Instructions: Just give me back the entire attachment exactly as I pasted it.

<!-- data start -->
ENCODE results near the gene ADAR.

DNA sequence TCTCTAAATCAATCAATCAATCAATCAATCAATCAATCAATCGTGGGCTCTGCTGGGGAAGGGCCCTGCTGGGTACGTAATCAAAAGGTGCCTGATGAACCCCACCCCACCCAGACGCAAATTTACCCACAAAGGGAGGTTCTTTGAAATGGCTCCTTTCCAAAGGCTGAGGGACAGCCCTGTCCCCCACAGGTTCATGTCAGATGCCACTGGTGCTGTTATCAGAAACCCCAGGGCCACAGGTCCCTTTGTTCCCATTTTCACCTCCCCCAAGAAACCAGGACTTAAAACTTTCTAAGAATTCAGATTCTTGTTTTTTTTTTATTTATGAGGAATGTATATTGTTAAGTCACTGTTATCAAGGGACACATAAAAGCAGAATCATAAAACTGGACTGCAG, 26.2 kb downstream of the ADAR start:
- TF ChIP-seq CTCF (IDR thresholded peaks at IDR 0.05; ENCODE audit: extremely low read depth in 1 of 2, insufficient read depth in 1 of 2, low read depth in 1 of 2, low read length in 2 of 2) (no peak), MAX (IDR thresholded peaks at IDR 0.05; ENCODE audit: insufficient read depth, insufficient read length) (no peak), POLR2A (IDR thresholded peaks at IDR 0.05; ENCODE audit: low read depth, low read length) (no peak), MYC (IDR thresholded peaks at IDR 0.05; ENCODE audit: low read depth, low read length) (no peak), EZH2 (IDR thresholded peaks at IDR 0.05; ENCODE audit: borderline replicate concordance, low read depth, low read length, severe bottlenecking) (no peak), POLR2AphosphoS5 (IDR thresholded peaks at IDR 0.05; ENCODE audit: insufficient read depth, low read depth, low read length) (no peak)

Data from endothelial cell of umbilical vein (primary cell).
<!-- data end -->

ENCODE results near the gene ADAR.

DNA sequence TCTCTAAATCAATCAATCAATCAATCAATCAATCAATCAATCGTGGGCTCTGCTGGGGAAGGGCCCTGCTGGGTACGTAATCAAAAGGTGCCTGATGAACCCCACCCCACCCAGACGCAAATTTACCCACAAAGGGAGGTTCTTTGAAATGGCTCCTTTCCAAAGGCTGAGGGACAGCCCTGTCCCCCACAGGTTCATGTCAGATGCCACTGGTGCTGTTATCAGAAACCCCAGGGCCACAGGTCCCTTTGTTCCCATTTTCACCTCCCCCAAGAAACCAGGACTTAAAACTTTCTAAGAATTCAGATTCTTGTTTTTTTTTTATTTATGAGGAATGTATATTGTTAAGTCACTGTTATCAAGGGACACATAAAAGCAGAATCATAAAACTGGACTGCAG, 26.2 kb downstream of the ADAR start:
- TF ChIP-seq CTCF (IDR thresholded peaks at IDR 0.05; ENCODE audit: extremely low read depth in 1 of 2, insufficient read depth in 1 of 2, low read depth in 1 of 2, low read length in 2 of 2) (no peak), MAX (IDR thresholded peaks at IDR 0.05; ENCODE audit: insufficient read depth, insufficient read length) (no peak), POLR2A (IDR thresholded peaks at IDR 0.05; ENCODE audit: low read depth, low read length) (no peak), MYC (IDR thresholded peaks at IDR 0.05; ENCODE audit: low read depth, low read length) (no peak), EZH2 (IDR thresholded peaks at IDR 0.05; ENCODE audit: borderline replicate concordance, low read depth, low read length, severe bottlenecking) (no peak), POLR2AphosphoS5 (IDR thresholded peaks at IDR 0.05; ENCODE audit: insufficient read depth, low read depth, low read length) (no peak)

Data from endothelial cell of umbilical vein (primary cell).